Alcohol Ink

• Jacquard, the manufacturer of these popular alcohol inks, chooses to use more lightfast dyes for alcohol inks than their competitors. The reason for this is for longer lasting artworks and achieve more vibrant colours.

• Piñata can be used on YUPO®, foil, wood, en caustic, glass, metal, plastic, vinyl, leather, polymer clay, Clay-board, fiberglass stone, ceramic, with epoxy resins, paper & more.

• Piñata is waterproof and permanent but can be re-wet for further manipulation at any time with alcohol. On non-porous surfaces, they can be totally removed using Jacquard’s Clean Up Solution.

• On YUPO® the inks move more freely and tend to bleed quite a lot, blending nicely with each other.

• Piñata Alcohol Inks are excellent for use in epoxy resins. Blanco Blanco (white) is the key to using alcohol inks in resins. The other Pinata alcohol ink colours simply float in resin and do not sink down into the mould. Blanco Blanco is the only color that sinks, and pushes the other colours down with it. This makes it indispensable for creating the fabulous “petrified rainbow” effects.

All the standard colours are dye-based and totally transparent.

• Blanco Blanco and the Pinata Metallics are pigment-based and are highly opaque.

• The metallic colors are made with real metal pigments, which is why they look like metal leaf. These pigments cannot be used in water-based media because they will oxidize, but they are very stable in alcohol and resin.

• Pearl (036) is made with a Pearl Ex mica pigment and performs slightly different than the other metallic colours. It tends to sink underneath the ink instead of laying on the top surface and will therefore add a pearlescent effect to any colour.

• Basic Dyes are the same type of dyes used in the alcohol inks. Basic Dye powder can be added to Claro Extender to make new custom colors, and specks of dye can be sprinkled on surfaces and then “activated” with the addition of alcohol or Claro Extender. Disclaimer: Many of the Basic Dyes are not as lightfast as the dyes in Piñata.

• It is ok to use alcohol inks with acrylics, but the acrylic should be applied first and then the alcohol ink should be added. If you paint acrylic over the alcohol inks, they often stay tacky and don’t fully dry.

Washi tape is nice to use to get crisp lines if you want to mask. Masking fluid can also be used for cool masking effects. This works best on non-porous surfaces rather than paper.

• There are different ways to dispense the ink. Many people like to drip the ink straight from the bottles onto the surface and manipulate them once down, which is a great place to start. Watching how the different colours interact and blend is visually pleasing.

Tim Holtz Alcohol Ink White Yupo Paper 10 Sheets

• Piñata Inks can be pushed around by blowing through a straw and tilting the surface to encourage blending. In addition, they can be put into empty pens (alcohol ink applicator pens) or sprayed through airbrushes.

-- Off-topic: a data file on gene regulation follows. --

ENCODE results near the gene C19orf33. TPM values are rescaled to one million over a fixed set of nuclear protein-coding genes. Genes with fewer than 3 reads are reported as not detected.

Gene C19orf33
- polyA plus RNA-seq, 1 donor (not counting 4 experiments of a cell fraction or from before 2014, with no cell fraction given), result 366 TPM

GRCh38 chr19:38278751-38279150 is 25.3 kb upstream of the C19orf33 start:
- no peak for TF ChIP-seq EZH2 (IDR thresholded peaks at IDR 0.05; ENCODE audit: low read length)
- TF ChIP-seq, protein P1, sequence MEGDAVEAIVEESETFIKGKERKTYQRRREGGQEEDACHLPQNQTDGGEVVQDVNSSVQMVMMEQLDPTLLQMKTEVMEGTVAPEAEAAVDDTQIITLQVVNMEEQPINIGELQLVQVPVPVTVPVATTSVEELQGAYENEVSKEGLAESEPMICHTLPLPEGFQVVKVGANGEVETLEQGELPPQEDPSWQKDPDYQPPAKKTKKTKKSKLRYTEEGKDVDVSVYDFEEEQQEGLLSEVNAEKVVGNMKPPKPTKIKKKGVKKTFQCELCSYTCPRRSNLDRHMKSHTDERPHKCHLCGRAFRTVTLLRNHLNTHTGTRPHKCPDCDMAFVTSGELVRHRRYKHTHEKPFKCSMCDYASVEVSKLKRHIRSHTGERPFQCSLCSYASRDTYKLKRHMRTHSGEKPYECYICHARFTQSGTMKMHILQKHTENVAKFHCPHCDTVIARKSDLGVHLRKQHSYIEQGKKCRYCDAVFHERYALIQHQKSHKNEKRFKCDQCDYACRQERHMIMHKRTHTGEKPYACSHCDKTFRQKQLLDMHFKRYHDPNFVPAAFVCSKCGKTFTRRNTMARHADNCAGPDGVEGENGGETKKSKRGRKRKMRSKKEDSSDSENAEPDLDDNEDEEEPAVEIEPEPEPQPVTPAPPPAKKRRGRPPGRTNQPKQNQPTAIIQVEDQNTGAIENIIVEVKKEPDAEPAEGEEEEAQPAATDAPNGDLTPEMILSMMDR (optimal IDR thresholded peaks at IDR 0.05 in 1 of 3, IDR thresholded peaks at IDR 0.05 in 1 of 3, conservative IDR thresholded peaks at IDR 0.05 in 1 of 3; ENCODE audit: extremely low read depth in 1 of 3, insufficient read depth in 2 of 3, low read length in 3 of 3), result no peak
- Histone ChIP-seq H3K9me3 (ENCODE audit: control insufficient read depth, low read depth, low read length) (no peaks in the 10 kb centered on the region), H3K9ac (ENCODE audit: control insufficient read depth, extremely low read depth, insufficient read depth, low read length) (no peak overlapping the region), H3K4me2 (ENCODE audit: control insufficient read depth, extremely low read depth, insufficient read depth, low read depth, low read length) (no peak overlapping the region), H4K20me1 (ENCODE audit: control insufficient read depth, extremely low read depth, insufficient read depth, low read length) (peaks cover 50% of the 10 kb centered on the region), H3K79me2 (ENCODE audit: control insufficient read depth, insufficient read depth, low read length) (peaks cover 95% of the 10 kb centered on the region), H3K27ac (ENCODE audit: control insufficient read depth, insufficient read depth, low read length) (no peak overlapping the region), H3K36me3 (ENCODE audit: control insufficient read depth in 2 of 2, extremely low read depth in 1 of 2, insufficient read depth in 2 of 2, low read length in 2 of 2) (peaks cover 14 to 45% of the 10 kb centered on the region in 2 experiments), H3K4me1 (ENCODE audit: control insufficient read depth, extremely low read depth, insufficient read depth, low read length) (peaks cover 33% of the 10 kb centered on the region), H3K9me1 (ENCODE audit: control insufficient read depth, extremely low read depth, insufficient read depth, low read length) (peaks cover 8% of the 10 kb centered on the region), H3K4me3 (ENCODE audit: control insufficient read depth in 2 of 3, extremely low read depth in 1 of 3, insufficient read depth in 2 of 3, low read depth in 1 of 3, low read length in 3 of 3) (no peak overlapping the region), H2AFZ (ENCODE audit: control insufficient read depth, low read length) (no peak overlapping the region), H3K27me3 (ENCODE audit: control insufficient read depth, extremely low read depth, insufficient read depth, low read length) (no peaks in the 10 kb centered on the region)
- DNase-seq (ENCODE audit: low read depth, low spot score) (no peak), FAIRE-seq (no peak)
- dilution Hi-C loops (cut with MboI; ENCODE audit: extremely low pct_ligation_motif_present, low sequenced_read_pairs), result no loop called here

• If you apply the ink in heavy coats or pools, the finish is glossier. If you allow thin layers to dry, they will appear more matte. You can also get a more matte appearance from the inks by diluting them with Pinata Clean Up Solution. Wetting the surface with Clean Up Solution will give a washy watercolour appearance to alcohol ink painting. Apply it to a dry surface and you can better see the discreet drops that were applied.

Image of Alcohol Ink Blending Pen

• Diluting with Pinata Claro Extender keeps the finish glossier.

• Spritzing, flicking, or dropping alcohol adds lighter coloured circles and splashes. It will also re-wet the colors and blend them more. This is especially nice when used on the darker colours like Sapphire Blue, Rainforest Green, and Passion Purple to bring out some of the lighter tones. It is very much like dropping water on a watercolor painting. Many water colour principles apply to alcohol inks if you think about them as alcohol-based water colours.

• It is recommended you don’t let alcohol ink decorated polymer clay sit overnight before baking. The inks can settle into unbaked clay giving them a faded patchy look.

• Jacquard’s Piñata Alcohol Inks are ethanol-based rather than isopropyl alcohol-based, whereas other alcohol ink brands use isopropyl alcohol. That is why Jacquard’s Piñata inks are more concentrated and considered the “artist grade” alcohol inks. If, instead of Clean Up Solution you want to use Ethyl alcohol, you can, but should realize that Clean Up Solution will actually clean the inks up more thoroughly. It can coagulate in 70% isopropyl. It does not do this in Clean Up Solution or Ethanol.

• The best sealer is epoxy resin. It not only covers alcohol inks without smearing or bleeding, but it is also a great protective layer to make sure the inks cannot be scratched or scuffed.

Thank you to Jacquard for this information.

Jacquard Pinata Alcohol Ink

Shop the range of Pinata Alcohol Inks, Clean Up Solution and Extender and associated accessories here……

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